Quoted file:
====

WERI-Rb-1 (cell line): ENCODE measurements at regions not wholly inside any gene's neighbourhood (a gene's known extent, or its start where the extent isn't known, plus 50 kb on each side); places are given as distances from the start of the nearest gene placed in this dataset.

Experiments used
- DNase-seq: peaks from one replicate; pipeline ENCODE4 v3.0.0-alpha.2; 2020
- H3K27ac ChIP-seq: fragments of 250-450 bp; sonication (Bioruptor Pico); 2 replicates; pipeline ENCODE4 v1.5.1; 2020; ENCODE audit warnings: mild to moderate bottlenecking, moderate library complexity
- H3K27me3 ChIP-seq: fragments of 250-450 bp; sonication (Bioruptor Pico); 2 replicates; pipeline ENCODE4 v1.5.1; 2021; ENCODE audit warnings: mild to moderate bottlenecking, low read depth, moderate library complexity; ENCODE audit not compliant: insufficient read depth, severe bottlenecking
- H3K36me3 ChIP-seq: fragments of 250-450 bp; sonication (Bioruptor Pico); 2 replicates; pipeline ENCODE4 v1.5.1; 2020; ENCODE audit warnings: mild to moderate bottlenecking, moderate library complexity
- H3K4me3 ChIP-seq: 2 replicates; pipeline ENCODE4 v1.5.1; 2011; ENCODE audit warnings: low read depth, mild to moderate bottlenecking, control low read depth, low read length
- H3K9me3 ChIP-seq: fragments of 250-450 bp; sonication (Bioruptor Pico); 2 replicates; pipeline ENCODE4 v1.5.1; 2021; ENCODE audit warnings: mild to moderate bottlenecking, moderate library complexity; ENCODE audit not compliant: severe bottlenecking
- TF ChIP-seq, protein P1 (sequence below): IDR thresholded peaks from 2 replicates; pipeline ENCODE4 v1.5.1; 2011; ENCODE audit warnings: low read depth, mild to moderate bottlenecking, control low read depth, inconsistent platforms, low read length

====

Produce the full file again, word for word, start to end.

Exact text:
WERI-Rb-1 (cell line): ENCODE measurements at regions not wholly inside any gene's neighbourhood (a gene's known extent, or its start where the extent isn't known, plus 50 kb on each side); places are given as distances from the start of the nearest gene placed in this dataset.

Experiments used
- DNase-seq: peaks from one replicate; pipeline ENCODE4 v3.0.0-alpha.2; 2020
- H3K27ac ChIP-seq: fragments of 250-450 bp; sonication (Bioruptor Pico); 2 replicates; pipeline ENCODE4 v1.5.1; 2020; ENCODE audit warnings: mild to moderate bottlenecking, moderate library complexity
- H3K27me3 ChIP-seq: fragments of 250-450 bp; sonication (Bioruptor Pico); 2 replicates; pipeline ENCODE4 v1.5.1; 2021; ENCODE audit warnings: mild to moderate bottlenecking, low read depth, moderate library complexity; ENCODE audit not compliant: insufficient read depth, severe bottlenecking
- H3K36me3 ChIP-seq: fragments of 250-450 bp; sonication (Bioruptor Pico); 2 replicates; pipeline ENCODE4 v1.5.1; 2020; ENCODE audit warnings: mild to moderate bottlenecking, moderate library complexity
- H3K4me3 ChIP-seq: 2 replicates; pipeline ENCODE4 v1.5.1; 2011; ENCODE audit warnings: low read depth, mild to moderate bottlenecking, control low read depth, low read length
- H3K9me3 ChIP-seq: fragments of 250-450 bp; sonication (Bioruptor Pico); 2 replicates; pipeline ENCODE4 v1.5.1; 2021; ENCODE audit warnings: mild to moderate bottlenecking, moderate library complexity; ENCODE audit not compliant: severe bottlenecking
- TF ChIP-seq, protein P1 (sequence below): IDR thresholded peaks from 2 replicates; pipeline ENCODE4 v1.5.1; 2011; ENCODE audit warnings: low read depth, mild to moderate bottlenecking, control low read depth, inconsistent platforms, low read length